The release of the BBC's most recent drama 'Best Interests' takes an emotive look at the heart breaking and impossible choices that parents are sometimes forced to make. The harrowing decision of when to say "enough is enough" when it comes to medical intervention is a challenging and difficult discussion for anyone. "Best Interests" provides us with an insight into all perspectives of the heart-breaking decisions that have to be made by parents and professionals alike, and the impact that an illness or life limiting disability can have on individuals and those closest to them.
The show, although a hard watch, brings to mind harrowing cases such as the case of Archie Battersbee. With such heart-wrenching decisions to make, it is easy to see it can be overwhelming for parents and family members to be able to digest the legalities and processes, on top of everything else that they are already having to deal with. Throughout the Court hearing in the last episode, the Judge was clear that they must keep Marnie at the forefront of their mind at all times. The difficulty lay in that, as is the case in so many of these scenarios, that she believed that everybody in the Courtroom felt strongly that they had Marnie's best interests at heart.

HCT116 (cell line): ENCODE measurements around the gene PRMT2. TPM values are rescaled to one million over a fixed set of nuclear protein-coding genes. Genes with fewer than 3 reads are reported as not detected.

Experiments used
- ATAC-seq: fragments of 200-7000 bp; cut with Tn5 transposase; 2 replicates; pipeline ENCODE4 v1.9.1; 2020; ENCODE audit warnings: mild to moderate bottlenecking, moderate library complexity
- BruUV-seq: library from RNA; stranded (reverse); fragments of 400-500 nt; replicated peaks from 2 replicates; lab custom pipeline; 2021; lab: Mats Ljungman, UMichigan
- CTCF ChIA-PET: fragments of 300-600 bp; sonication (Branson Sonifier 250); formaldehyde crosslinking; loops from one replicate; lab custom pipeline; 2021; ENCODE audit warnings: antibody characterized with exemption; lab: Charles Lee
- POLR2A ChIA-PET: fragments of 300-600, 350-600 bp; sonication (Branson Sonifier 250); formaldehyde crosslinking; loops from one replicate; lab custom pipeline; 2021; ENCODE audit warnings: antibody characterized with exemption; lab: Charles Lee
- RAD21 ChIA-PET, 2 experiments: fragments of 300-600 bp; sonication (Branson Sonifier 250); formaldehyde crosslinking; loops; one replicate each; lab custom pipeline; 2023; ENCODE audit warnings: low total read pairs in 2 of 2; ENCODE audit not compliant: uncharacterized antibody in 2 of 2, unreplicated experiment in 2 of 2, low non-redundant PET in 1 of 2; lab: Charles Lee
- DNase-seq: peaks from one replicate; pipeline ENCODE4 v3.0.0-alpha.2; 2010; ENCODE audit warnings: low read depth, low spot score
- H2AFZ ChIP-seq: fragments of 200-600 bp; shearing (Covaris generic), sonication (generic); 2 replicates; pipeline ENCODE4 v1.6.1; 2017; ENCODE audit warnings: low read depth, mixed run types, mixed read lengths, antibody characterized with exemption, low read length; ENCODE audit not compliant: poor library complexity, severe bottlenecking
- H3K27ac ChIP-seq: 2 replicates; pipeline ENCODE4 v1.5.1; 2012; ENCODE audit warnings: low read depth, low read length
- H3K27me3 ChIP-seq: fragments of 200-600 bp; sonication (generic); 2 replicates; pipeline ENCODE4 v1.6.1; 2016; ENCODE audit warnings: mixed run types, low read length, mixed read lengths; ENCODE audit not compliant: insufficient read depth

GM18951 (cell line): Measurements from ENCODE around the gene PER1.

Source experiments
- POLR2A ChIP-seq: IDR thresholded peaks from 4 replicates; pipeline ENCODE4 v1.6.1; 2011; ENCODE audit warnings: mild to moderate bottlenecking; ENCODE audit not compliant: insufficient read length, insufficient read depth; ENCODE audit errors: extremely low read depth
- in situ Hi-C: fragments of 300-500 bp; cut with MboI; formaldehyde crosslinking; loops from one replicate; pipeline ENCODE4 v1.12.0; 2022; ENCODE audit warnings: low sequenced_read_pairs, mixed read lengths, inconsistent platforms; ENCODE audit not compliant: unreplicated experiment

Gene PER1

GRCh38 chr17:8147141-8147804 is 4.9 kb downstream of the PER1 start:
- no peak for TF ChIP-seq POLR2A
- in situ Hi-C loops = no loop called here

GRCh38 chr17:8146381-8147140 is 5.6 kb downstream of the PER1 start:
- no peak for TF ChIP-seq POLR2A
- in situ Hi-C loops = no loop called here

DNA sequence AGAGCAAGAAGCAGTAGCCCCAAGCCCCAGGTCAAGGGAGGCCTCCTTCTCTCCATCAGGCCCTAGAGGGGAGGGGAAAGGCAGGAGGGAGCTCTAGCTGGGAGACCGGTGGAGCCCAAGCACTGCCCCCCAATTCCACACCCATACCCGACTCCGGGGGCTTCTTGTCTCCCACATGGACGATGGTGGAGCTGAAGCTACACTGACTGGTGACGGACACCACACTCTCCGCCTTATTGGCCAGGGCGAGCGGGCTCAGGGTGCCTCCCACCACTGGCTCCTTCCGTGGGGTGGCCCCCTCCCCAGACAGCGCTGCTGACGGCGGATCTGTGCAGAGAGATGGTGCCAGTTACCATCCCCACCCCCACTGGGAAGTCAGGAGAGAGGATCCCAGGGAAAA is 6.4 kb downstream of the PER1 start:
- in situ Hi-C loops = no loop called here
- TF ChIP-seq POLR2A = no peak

Where is Marnie's voice in all of this?
It's a common theme throughout the show that everyone involved seems to state, and indeed believe, that they are the ones "looking out for Marnie's best interests". With so many parties seeking to achieve the same objective and coming to different conclusions, how can we be sure what really is in Marnie's best interests and where is Marnie's voice in all of this?
We meet Marnie's solicitor, Greg Richardson, in the second episode. Greg is in a tricky position as a solicitor as he is tasked with being the legal representative of a child whom he has never spoken to and, unfortunately, is obviously unable to speak with Marnie herself to gauge her wishes. As such his only option is to spend time with all parties to gain perspective on the case and make a judgement on what he thinks is in Marnie's best interest. Although Greg is tasked with acting within Marnie's best interests, it was heart-warming to see how much compassion he demonstrated towards the family, even going as far as giving Marnie's father, Andrew, a pep talk during the hearing and ensure that he took care of himself. This demonstrated a human element to solicitors that often at times is not shown, which is an extremely important prospect to have when working with such emotive cases.
What can be learned from Marnie?
Despite being a difficult and emotional subject, the show does demonstrate that there is a support system out there for people who find themselves in this position, albeit a system they may not yet be familiar with. Clearly it is hoped that increasing public awareness will mean that anyone finding themselves in need of engaging with this system will have at least some familiarity with it, and that can only be of benefit.
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